ThanksLiving Right

It’s easy to love this time of year.

The smoky smells of autumn, the traces of fall color, the countdown to Christmas…

…the thought of a better year beyond the horizon.

But perhaps you’re like me in the sense the third of week of November has become this pre-holiday rush pedestal, a calm before the storm we all know as ‘the most wonderful time of the year’.

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If so, consider this post a take among many seeking to re-establish Thanksgiving as its own sacred entity.

For while most grasp the importance of giving thanks, not all see it as an unconditional reality as the will of God in Christ Jesus for us (1 Thessalonians 5:18) where gratitude is contagious, sacrifice a cheerful obedience metric, and thanksgiving a light share as opposed to a light switch (see Isaiah 58:8, Matthew 5:15-16; more on this in a moment).

The question is: If thanksgiving is more than periodical expressions of vertical delight, what’s stopping us from employing it horizontally?

Consider the following verses…

And at the dedication of the wall of Jerusalem they sought the Levites in all their places, to bring them to Jerusalem to celebrate the dedication with gladness, with thanksgivings and with singing, with cymbals, harps, and lyres.” ~ Nehemiah 12:27 (ESV)

I wash my hands in innocence and go around your altar, O Lord, proclaiming thanksgiving aloud, and telling all your wondrous deeds. O Lord, I love the habitation of your house and the place where your glory dwells” Psalm 26:6-8 (ESV)

Mark this, then, you who forget God, lest I tear you apart, and there be none to deliver!The one who offers thanksgiving as his sacrifice glorifies me; to one who orders his way rightly I will show the salvation of God!” ~ Psalm 50:22-23 (ESV)

But I am afflicted and in pain;let your salvation, O God, set me on high! I will praise the name of God with a song;I will magnify him with thanksgiving.” ~ Psalm 69:29-30 (ESV)

Let them thank the Lord for his steadfast love,for his wondrous works to the children of man! And let them offer sacrifices of thanksgiving, and tell of his deeds in songs of joy!” ~ Psalm 107:21-22 (ESV)

“Since we have the same spirit of faith according to what has been written, ‘I believed, and so I spoke,’ we also believe, and so we also speak, knowing that he who raised the Lord Jesus will raise us also with Jesus and bring us with you into his presence. For it is all for your sake, so that as grace extends to more and more people it may increase thanksgiving, to the glory of God.” ~ 2 Corinthians 4:13-15 (ESV)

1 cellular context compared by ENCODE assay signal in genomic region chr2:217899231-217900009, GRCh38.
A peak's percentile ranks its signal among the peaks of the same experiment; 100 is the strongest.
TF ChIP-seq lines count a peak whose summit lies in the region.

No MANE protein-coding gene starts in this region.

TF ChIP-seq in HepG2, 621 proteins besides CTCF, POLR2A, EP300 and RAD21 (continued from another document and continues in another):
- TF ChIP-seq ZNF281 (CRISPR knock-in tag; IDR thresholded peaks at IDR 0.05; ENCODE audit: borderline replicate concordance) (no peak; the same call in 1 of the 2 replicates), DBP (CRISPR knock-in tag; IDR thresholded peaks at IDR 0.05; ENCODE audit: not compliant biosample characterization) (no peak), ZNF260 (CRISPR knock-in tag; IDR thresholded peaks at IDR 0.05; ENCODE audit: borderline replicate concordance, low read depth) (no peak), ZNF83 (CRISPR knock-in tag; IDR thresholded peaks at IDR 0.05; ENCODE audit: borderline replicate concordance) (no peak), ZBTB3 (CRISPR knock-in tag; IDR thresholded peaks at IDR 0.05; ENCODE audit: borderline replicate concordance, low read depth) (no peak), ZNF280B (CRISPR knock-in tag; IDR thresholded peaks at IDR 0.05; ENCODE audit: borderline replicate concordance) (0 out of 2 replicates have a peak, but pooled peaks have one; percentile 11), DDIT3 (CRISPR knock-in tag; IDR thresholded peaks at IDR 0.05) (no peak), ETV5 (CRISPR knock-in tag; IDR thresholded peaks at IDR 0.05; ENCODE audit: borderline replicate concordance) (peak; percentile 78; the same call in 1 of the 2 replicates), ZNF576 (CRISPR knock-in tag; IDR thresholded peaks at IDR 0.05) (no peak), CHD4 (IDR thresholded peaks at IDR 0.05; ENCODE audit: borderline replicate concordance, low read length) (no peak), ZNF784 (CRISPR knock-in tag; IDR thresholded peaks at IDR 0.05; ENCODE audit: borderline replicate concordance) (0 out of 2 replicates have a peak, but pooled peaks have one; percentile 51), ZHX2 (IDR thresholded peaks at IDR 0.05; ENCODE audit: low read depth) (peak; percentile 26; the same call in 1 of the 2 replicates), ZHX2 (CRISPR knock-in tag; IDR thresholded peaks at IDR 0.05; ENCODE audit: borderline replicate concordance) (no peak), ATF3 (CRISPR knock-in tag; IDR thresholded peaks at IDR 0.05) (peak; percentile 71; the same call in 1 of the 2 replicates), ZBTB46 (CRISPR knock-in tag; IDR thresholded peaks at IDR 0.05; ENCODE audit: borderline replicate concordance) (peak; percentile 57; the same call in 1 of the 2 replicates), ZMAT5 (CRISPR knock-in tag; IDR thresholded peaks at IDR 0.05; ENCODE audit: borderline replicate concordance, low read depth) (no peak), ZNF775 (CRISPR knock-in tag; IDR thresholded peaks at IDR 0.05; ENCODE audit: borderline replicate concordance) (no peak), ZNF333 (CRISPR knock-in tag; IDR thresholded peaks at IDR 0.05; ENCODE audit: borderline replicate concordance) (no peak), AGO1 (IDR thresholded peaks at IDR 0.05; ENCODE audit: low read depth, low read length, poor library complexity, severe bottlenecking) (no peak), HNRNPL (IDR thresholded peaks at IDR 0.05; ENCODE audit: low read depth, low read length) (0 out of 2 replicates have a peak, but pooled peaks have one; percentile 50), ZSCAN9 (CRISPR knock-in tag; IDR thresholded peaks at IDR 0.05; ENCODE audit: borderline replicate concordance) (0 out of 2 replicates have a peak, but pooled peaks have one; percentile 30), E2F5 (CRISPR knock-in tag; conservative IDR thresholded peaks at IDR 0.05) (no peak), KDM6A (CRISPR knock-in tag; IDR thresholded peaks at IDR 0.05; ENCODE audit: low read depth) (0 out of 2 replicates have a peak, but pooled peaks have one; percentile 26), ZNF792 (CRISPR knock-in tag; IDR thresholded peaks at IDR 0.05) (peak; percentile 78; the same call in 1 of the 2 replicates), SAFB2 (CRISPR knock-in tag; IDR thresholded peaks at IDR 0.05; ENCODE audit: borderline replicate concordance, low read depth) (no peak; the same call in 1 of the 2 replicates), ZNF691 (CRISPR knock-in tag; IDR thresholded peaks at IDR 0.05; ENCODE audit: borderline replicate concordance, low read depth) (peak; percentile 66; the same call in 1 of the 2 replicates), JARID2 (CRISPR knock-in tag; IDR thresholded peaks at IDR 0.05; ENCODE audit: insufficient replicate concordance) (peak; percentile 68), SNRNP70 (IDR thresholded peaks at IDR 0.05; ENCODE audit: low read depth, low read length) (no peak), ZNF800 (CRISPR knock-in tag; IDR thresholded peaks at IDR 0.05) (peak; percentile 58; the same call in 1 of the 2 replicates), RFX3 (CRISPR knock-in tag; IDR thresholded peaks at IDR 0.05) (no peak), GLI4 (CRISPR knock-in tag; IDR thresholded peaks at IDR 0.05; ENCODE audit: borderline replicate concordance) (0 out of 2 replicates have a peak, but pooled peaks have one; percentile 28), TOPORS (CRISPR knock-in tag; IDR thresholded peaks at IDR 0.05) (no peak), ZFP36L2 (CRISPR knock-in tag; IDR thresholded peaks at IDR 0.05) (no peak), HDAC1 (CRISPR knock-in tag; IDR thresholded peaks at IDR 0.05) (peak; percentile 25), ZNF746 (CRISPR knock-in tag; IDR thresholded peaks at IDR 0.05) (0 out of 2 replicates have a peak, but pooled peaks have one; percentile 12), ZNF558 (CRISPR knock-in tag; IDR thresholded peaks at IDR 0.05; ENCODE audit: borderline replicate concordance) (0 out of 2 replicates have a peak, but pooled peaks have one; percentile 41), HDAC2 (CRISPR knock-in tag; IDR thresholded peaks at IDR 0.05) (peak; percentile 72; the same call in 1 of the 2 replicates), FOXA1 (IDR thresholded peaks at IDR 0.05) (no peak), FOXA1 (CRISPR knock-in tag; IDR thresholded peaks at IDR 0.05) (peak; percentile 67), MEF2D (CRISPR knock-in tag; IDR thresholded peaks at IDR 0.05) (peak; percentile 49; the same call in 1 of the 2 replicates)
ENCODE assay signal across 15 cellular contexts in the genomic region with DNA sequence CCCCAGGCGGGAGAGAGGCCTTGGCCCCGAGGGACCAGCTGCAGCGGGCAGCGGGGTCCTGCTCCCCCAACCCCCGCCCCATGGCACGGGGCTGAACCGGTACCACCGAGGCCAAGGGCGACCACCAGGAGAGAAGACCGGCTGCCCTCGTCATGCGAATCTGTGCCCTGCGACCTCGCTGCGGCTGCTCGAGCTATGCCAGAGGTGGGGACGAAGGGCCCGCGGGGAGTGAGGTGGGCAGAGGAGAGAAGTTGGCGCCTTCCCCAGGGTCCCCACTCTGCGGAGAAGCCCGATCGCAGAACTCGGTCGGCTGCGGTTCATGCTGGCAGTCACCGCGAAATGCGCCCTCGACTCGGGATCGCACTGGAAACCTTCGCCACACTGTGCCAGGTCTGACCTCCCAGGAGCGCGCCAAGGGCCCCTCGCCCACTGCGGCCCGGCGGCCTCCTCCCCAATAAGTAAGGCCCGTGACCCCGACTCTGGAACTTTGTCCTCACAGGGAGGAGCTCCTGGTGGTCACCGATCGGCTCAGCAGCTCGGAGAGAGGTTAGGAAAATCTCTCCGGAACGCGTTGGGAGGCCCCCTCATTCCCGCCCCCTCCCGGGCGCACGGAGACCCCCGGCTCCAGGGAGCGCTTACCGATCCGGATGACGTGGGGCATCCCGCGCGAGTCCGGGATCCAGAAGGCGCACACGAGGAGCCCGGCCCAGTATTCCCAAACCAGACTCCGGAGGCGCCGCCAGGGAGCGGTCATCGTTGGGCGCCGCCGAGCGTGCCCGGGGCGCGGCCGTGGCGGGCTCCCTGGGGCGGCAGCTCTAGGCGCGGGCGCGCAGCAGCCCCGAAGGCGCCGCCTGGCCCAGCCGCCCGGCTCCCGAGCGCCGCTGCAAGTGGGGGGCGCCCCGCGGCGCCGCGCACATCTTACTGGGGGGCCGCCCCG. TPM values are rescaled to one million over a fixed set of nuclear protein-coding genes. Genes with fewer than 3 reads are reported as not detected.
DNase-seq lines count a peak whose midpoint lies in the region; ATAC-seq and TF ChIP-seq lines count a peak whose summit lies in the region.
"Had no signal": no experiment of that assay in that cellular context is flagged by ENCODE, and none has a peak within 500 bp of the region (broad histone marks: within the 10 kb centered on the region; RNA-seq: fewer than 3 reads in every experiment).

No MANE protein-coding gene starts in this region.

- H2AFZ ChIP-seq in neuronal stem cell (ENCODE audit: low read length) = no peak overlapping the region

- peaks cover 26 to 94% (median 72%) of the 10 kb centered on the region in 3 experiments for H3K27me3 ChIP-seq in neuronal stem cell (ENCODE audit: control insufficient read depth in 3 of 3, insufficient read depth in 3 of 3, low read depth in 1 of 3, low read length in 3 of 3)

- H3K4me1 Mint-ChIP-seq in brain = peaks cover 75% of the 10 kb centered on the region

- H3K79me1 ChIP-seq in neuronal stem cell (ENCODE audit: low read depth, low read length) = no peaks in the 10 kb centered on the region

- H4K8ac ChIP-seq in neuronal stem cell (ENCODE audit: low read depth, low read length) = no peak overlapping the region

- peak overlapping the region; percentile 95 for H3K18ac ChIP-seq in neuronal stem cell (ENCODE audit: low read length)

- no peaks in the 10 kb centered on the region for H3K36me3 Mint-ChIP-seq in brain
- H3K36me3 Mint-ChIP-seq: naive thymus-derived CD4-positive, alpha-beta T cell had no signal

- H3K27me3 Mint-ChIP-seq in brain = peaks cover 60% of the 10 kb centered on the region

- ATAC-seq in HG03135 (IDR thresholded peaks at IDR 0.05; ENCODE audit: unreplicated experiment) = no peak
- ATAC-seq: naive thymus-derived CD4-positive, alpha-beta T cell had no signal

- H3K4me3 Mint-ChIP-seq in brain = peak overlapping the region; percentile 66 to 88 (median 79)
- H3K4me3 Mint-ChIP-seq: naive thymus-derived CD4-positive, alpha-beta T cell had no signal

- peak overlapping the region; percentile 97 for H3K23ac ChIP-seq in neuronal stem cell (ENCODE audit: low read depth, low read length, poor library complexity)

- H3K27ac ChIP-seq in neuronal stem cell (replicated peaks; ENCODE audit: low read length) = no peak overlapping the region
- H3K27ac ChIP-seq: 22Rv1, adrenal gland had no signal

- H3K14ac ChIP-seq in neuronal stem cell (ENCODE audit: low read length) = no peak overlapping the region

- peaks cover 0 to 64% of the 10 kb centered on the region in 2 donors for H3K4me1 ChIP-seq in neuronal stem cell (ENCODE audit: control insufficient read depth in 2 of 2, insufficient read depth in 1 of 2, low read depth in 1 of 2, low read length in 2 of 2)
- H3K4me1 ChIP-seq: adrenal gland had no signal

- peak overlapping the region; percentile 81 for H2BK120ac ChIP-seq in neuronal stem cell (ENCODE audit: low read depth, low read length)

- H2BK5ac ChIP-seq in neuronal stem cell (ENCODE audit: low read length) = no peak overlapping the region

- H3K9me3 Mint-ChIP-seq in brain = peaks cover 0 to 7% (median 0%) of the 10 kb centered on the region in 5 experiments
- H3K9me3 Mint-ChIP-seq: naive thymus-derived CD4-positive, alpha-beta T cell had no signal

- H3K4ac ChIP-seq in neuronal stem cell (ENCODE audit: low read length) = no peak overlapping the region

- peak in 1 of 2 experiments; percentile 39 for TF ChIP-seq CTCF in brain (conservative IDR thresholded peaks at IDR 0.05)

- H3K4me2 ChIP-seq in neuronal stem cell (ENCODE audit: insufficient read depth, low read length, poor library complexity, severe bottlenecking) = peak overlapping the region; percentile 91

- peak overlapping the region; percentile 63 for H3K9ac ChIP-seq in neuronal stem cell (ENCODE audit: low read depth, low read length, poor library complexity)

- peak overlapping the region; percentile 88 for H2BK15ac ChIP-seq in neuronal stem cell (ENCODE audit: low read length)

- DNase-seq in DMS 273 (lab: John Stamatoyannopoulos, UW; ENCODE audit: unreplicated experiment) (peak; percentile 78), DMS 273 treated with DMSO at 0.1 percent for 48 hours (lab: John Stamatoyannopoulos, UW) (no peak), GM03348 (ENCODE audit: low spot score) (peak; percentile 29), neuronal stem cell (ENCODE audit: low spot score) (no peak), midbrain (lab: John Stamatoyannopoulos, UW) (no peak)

Note when we drill down systematically, we find thanksgiving to be far more than temporary appreciation, but a call to invite people to taste and see that the Lord and His provisions are good (Psalm 34:8, Psalm 107:9,  Philippians 4:19). Applicably, this has profound implications.

For starters, while thanksgiving is often confined to altar calls, staged responses, and special events, when we recognize its pre-Mayflower, pre-creation context, we find sanctified space celebrating what has always been…perpetual love in continuous offering…giving and receiving simultaneously.

Unfortunately, for many of us, when it comes to thanksgiving, it’s easy to compartmentalize giving and receiving. I know for me, ego, independence, entitlement, and agenda can compromise my benevolence and negotiate my generosity if I’m not careful; however, I also know by dying to these rights, I expand the room God has to reveal Himself1

…which brings me the reason I’m writing this.

If we desire the lost and broken to see Jesus, not only must we be intentional in declaring thanksgiving, but sharing it as well. For when we engage thanksgiving as celebratory and communal worship, we inevitably position ourselves to glorify God as fresh revelations of His providence abound. Granted, this doesn’t mean we dial up the decibels of our praise to prove the goodness within. Clearly, our hearts would be misaligned if the visibility of our virtue preceded the availability of God’s power to provide it.

That said, by understanding thanksgiving as an outpouring of interdependent love and vulnerable relationship, we ultimately discover how our loved-by-God identity can extend God’s Kingdom through perfect other-centeredness.

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Think of it this way: When I praise God for who He is and what He has done, while the point of my adoration is to love Jesus first and foremost, the posture of my adoration opens me to overflow the love I receive in return. Accordingly, to the extent I abide in this rhythm, to that extent God’s heart (i.e. His love, goodness, kindness, compassion, faithfulness, etc.) inundates the people and places I encounter. Perhaps this is what the author of Hebrews meant when he wrote, “Through him then let us continually offer up a sacrifice of praise to God, that is, the fruit of lips that acknowledge his name” (Hebrews 13:15).